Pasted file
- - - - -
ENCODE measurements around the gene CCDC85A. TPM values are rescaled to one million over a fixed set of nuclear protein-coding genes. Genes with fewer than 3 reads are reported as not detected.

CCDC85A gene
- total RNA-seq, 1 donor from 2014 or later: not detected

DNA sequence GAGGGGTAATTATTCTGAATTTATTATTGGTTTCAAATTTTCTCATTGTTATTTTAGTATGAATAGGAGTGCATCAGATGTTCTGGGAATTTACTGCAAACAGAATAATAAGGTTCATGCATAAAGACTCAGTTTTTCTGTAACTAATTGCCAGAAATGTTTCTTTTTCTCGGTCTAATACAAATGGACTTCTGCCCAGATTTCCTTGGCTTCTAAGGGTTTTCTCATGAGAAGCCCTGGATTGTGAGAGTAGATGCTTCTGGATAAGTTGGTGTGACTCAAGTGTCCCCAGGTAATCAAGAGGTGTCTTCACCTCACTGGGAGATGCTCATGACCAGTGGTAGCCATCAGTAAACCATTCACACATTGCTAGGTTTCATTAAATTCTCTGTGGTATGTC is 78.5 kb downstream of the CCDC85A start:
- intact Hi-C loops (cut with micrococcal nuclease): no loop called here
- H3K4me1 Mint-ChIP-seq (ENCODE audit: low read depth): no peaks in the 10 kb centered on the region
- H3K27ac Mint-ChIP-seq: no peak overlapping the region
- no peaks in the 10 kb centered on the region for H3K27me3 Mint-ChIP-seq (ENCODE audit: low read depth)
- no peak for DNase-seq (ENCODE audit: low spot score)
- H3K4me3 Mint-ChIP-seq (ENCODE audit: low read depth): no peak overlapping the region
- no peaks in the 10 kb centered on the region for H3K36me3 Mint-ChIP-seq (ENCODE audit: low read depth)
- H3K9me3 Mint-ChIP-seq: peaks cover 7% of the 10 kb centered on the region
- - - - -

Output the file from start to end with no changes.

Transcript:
ENCODE measurements around the gene CCDC85A. TPM values are rescaled to one million over a fixed set of nuclear protein-coding genes. Genes with fewer than 3 reads are reported as not detected.

CCDC85A gene
- total RNA-seq, 1 donor from 2014 or later: not detected

DNA sequence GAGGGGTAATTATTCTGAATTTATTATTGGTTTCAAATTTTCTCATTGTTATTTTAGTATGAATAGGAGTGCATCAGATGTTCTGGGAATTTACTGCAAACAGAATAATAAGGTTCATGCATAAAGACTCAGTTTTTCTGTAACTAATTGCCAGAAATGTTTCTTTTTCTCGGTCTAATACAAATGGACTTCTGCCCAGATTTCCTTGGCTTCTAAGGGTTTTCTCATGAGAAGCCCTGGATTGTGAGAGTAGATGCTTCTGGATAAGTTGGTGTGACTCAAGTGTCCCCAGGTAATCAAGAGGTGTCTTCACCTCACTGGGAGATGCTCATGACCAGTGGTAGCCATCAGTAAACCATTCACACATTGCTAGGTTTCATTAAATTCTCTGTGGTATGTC is 78.5 kb downstream of the CCDC85A start:
- intact Hi-C loops (cut with micrococcal nuclease): no loop called here
- H3K4me1 Mint-ChIP-seq (ENCODE audit: low read depth): no peaks in the 10 kb centered on the region
- H3K27ac Mint-ChIP-seq: no peak overlapping the region
- no peaks in the 10 kb centered on the region for H3K27me3 Mint-ChIP-seq (ENCODE audit: low read depth)
- no peak for DNase-seq (ENCODE audit: low spot score)
- H3K4me3 Mint-ChIP-seq (ENCODE audit: low read depth): no peak overlapping the region
- no peaks in the 10 kb centered on the region for H3K36me3 Mint-ChIP-seq (ENCODE audit: low read depth)
- H3K9me3 Mint-ChIP-seq: peaks cover 7% of the 10 kb centered on the region